Still, lying may have its place—especially when it’s done to protect someone’s feelings. “Most of the time, being kind to someone is more important than telling the absolute truth,” says Jane Frank, a psychologist in New York City.
It turns out that lying might even be good for your social life. White lies can help you smooth out awkward situations and make others around you feel better, says Dr. Robert Feldman, a professor who researches lying. In this way, he says, lying could be seen as a valuable social skill.
Perhaps the key is to think about why you’re lying. There’s a difference between lying to spare yourself—like faking illness to miss a big test—and lying to spare someone else. Of course, even lying out of kindness can be complicated. It would be cruel to tell your sister she’s an awful cook. But if she plans to audition for Chopped Junior, being honest and telling her she needs to hone her skills first could save her from colossal disappointment.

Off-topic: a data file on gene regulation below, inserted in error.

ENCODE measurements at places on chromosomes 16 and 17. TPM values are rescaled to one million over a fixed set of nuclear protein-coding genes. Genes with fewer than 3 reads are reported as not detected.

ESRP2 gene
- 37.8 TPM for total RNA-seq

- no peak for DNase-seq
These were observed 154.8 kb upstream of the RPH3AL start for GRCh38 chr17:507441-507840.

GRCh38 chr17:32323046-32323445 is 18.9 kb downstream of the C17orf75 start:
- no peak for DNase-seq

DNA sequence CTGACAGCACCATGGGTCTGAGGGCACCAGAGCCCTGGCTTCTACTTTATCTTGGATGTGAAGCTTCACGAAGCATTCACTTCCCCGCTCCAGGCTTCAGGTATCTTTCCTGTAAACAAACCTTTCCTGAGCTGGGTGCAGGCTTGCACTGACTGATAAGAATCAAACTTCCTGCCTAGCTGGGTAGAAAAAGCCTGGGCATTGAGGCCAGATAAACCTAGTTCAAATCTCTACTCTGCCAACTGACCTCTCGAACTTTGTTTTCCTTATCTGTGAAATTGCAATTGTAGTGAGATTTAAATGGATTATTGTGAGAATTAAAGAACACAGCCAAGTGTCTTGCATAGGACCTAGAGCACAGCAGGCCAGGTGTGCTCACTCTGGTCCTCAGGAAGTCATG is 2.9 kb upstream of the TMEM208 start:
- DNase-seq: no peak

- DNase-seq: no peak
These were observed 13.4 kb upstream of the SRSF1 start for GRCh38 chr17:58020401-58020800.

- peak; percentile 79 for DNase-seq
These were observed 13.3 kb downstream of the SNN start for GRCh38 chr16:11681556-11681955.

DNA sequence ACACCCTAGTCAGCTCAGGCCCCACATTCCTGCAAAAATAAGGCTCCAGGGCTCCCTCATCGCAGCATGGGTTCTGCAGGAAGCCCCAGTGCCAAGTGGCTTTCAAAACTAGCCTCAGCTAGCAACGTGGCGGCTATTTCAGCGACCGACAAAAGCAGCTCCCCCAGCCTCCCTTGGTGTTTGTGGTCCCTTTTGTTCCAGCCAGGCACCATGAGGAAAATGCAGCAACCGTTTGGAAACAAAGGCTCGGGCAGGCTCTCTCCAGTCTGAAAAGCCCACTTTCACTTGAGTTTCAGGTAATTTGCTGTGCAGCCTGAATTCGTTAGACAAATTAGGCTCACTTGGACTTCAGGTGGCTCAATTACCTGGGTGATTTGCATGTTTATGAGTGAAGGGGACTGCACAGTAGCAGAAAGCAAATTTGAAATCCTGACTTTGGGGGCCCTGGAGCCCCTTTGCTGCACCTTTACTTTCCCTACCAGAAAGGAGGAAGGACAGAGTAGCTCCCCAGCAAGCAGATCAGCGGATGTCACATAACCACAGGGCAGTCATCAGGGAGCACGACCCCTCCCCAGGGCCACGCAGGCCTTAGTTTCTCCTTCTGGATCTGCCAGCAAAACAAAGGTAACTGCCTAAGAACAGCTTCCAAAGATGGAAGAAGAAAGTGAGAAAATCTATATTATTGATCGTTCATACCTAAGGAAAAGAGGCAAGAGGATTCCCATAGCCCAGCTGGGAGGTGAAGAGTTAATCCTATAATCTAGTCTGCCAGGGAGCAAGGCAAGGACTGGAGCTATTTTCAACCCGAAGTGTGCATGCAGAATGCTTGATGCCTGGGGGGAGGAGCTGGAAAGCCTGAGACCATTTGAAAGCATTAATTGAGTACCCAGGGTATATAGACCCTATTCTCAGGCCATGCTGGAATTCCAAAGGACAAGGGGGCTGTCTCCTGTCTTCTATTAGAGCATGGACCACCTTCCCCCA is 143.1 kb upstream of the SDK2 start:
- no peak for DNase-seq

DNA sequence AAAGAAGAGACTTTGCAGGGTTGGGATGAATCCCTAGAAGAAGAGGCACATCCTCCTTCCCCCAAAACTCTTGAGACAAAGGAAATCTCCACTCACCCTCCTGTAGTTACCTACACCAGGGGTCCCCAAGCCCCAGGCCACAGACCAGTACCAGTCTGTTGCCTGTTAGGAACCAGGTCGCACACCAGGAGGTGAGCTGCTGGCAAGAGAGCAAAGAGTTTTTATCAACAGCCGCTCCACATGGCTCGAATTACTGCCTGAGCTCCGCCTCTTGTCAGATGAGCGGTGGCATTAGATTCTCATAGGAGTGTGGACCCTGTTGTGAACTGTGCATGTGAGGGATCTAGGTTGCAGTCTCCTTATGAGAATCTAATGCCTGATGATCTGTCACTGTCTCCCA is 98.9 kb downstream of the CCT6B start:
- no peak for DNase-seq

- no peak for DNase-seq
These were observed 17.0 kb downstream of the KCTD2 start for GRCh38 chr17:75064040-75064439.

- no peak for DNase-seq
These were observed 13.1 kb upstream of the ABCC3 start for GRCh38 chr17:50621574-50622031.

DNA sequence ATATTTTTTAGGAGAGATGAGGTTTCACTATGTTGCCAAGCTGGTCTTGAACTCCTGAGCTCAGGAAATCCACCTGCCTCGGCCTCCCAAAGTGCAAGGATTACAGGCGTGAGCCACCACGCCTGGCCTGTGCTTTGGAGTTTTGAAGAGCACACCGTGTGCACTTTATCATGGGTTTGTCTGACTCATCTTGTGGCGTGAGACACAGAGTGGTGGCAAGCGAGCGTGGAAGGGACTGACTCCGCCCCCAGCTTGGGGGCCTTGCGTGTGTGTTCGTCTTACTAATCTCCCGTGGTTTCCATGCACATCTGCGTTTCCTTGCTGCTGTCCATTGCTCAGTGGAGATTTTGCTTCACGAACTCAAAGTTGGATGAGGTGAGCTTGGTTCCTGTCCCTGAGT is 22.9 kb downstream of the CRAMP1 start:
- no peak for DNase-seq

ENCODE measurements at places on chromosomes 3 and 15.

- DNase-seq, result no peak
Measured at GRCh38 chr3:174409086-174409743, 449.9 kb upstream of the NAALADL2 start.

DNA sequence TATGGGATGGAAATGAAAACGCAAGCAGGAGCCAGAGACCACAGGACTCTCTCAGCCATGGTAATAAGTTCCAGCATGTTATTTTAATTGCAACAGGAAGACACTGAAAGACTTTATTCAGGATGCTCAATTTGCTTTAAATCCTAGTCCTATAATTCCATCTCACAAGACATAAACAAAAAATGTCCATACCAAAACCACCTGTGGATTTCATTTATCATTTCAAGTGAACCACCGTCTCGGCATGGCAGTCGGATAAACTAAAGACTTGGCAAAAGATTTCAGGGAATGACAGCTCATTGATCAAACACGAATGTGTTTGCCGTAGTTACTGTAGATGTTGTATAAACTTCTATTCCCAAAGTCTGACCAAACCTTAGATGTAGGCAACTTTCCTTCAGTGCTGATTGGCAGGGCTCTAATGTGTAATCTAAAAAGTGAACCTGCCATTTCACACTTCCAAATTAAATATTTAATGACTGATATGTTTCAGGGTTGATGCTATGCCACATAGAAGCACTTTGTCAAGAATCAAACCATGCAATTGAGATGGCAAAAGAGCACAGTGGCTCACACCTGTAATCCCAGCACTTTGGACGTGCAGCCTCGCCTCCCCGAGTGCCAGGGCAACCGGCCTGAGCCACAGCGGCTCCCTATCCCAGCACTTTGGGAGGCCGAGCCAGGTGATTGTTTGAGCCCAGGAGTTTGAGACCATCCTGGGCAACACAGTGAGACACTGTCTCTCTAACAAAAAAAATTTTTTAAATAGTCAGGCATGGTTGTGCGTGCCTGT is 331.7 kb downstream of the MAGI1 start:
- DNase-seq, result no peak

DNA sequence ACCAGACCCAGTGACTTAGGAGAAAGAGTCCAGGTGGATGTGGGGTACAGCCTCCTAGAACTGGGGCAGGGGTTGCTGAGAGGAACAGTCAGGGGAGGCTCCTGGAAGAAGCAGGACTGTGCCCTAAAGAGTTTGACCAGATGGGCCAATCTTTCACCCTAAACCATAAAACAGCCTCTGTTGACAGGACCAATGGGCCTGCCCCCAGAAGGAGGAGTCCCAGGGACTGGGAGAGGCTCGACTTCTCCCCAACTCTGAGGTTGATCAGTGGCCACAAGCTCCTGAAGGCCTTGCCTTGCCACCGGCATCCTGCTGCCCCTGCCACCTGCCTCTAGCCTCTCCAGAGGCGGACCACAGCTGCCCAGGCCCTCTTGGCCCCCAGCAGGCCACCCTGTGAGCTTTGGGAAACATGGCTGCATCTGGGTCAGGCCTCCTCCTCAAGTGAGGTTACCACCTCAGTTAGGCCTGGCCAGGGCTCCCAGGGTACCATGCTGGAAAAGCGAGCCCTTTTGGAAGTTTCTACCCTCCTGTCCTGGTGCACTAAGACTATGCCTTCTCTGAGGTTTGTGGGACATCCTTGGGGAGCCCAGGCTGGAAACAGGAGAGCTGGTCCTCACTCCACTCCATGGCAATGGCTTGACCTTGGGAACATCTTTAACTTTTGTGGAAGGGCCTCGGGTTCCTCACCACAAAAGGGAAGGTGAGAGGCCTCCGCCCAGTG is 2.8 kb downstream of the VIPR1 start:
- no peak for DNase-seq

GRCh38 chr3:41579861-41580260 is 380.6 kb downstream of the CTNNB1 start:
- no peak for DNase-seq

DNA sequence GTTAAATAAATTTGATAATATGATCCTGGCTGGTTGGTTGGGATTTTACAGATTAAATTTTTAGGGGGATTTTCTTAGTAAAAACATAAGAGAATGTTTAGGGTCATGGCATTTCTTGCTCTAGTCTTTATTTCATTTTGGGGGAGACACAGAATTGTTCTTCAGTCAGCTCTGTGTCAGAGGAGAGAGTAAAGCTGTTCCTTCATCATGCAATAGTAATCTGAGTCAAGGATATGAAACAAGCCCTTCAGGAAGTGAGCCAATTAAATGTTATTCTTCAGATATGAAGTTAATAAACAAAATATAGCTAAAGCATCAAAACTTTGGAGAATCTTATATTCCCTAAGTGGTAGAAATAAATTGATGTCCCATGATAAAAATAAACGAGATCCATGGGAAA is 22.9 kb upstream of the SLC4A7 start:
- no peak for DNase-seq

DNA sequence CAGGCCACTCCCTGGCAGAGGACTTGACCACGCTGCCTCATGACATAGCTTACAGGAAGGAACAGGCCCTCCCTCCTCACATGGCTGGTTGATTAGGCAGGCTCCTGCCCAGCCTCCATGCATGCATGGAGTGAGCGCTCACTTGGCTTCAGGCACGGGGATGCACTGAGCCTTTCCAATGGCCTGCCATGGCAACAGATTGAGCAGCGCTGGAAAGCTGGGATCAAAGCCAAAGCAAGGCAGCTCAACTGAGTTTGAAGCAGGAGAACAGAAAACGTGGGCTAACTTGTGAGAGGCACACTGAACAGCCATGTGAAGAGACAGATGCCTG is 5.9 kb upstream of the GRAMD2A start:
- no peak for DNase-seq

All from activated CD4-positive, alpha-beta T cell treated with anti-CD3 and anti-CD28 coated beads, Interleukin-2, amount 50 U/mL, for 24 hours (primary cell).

So what do you tell your friend about his horrendous haircut? The truth or a lie?
Well, there is a third option: Don’t say anything. Instead, “accidentally” drop your books, have a sudden coughing fit, and change the subject.
Then go buy him a nice hat.